Assuming this is feasible in your case, you could go for a classical strategy of trading time for space.
(I am assuming you are using an OO language - the idea holds for non-OO ones too, but will require more effort to ensure that the different representation of the same matrix are kept in synch).
Instead of representing the matrix as an array (or along with that representation) what about keeping it as a set of non-zero values?
So what you are representing as:
|5 6 9 2|
|1 8 4 0|
|5 8 0 0|
|7 0 0 0|
would become (or stored also as)
if this is doable, you could also split this set in two (upper and lower diagonal)
so in the case of your first matrix:
|5 6 9 2|
|1 8 4 9|
|5 8 1 6|
|7 6 3 2|
In this case, your test would be "asking if the lower hashmap is empty".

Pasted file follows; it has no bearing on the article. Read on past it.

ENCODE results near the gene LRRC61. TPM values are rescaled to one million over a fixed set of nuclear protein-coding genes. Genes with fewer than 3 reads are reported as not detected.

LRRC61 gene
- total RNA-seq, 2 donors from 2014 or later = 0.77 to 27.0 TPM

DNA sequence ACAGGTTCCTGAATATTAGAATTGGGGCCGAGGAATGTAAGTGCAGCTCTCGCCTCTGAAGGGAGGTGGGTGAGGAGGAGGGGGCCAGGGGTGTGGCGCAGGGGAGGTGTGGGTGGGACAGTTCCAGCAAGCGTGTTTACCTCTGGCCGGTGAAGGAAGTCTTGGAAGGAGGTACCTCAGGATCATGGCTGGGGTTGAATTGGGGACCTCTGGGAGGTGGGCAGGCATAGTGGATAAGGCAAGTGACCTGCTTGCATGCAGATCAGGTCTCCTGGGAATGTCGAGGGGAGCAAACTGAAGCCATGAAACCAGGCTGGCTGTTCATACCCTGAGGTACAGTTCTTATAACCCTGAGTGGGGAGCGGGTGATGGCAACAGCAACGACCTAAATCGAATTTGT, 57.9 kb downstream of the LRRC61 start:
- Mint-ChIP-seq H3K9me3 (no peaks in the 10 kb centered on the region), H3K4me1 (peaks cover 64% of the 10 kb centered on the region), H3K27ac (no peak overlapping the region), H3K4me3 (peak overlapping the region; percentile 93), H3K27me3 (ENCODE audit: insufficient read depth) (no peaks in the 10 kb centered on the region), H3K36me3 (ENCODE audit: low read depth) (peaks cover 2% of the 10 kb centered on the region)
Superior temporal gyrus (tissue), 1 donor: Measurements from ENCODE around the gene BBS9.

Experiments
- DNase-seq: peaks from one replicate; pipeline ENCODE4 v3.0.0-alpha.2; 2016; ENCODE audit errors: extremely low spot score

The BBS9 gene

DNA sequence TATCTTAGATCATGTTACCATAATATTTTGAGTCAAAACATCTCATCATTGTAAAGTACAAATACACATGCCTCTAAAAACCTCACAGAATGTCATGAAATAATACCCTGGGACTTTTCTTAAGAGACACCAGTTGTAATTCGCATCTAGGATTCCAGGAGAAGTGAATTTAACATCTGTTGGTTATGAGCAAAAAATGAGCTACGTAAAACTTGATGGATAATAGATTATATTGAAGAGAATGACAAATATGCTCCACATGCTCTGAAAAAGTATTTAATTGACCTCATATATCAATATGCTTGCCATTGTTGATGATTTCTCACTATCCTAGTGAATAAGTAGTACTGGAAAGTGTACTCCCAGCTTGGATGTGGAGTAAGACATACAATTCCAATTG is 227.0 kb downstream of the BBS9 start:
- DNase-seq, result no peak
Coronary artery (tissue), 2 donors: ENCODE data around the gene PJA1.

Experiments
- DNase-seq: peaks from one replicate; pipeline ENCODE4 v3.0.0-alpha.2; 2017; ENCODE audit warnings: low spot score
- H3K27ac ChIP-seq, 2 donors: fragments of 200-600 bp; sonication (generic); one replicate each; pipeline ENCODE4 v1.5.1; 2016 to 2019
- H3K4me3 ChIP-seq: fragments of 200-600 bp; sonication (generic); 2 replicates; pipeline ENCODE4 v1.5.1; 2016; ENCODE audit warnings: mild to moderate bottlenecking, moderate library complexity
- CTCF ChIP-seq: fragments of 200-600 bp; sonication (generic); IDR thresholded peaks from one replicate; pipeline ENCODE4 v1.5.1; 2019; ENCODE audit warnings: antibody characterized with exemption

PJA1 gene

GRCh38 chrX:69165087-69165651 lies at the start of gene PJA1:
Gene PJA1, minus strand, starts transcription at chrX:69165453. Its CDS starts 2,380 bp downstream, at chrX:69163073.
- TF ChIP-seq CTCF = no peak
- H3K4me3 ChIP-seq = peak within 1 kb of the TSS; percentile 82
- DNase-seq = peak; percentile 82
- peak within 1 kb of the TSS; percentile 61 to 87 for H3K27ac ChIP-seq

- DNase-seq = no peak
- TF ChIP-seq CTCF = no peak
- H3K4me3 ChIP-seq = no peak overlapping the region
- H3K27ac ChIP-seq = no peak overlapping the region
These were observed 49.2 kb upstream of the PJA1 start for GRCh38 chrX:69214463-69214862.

As mentioned above, if you need to do more "traditional" operations on the matrix you could store it as an array along with the 2-maps, and in case the matrixes are not immutable, you will have to provide methods to change the "cell" values.
The other trade off (apart from space) is that creating a new matrix requires more cpu time. But could be worth it if you create and modify these infrequently and have to test for the lower diagonal often.
A more extreme approach:
For each matrix build a bitmap representation (non-zero cells are 1, zero cells get a 0) and use logical operations to check for "emptiness" of a section.